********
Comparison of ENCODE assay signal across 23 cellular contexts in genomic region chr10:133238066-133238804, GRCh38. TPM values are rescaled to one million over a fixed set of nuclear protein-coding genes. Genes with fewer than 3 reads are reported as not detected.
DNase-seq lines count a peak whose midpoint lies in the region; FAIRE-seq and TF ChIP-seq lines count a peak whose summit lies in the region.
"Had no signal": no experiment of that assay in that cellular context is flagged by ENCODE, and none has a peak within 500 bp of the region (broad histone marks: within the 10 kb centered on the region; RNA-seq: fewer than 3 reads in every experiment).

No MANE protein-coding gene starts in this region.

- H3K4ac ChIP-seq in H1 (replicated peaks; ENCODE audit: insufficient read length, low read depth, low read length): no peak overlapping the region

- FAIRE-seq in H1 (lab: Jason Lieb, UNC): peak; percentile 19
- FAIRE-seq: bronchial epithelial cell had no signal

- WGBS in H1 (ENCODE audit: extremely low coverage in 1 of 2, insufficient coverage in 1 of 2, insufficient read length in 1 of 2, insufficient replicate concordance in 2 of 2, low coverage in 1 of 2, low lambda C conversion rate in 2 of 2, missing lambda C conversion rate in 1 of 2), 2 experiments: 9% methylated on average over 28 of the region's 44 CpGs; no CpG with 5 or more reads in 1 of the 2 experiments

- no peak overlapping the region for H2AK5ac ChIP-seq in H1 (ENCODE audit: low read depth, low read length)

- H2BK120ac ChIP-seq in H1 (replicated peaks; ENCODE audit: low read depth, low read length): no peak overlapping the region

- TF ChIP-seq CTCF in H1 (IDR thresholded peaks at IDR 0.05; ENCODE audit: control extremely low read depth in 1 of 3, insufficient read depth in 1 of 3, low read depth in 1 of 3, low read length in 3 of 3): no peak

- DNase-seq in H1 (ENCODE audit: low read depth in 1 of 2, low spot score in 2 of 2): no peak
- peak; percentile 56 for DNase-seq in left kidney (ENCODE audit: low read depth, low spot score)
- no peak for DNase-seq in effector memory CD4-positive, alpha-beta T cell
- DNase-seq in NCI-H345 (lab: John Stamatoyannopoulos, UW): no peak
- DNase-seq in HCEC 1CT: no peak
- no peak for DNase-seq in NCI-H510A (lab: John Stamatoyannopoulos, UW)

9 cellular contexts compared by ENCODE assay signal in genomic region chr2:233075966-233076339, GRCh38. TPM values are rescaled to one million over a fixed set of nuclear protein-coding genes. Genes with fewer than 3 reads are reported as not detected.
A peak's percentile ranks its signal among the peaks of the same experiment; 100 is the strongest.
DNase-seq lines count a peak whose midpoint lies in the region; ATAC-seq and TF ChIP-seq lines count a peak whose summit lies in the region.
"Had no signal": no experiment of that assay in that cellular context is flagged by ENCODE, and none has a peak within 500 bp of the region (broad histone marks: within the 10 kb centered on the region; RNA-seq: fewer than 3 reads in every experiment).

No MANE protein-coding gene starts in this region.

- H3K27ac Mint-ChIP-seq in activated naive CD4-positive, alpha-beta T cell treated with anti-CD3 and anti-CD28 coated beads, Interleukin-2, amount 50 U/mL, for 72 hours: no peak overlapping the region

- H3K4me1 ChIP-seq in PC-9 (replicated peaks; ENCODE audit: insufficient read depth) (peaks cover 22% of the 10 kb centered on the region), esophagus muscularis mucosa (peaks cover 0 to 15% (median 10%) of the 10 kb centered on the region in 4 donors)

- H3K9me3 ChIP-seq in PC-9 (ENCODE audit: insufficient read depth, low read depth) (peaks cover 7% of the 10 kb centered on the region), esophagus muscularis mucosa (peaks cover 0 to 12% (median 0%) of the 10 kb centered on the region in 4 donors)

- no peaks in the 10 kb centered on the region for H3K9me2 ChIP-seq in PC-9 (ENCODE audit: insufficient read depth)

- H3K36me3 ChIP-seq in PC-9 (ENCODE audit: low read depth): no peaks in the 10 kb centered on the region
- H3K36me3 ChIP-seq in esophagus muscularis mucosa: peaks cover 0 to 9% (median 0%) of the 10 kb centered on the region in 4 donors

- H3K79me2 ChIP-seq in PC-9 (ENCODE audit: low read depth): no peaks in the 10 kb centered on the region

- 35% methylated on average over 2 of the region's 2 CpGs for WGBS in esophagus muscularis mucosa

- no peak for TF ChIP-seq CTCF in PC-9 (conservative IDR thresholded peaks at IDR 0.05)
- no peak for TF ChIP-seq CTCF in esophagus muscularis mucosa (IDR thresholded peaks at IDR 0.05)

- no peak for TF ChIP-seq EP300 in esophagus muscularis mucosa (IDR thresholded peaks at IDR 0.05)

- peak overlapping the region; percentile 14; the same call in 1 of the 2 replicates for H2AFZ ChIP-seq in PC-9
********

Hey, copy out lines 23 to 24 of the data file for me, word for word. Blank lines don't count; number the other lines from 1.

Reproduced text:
- H3K27ac Mint-ChIP-seq in activated naive CD4-positive, alpha-beta T cell treated with anti-CD3 and anti-CD28 coated beads, Interleukin-2, amount 50 U/mL, for 72 hours: no peak overlapping the region

- H3K4me1 ChIP-seq in PC-9 (replicated peaks; ENCODE audit: insufficient read depth) (peaks cover 22% of the 10 kb centered on the region), esophagus muscularis mucosa (peaks cover 0 to 15% (median 10%) of the 10 kb centered on the region in 4 donors)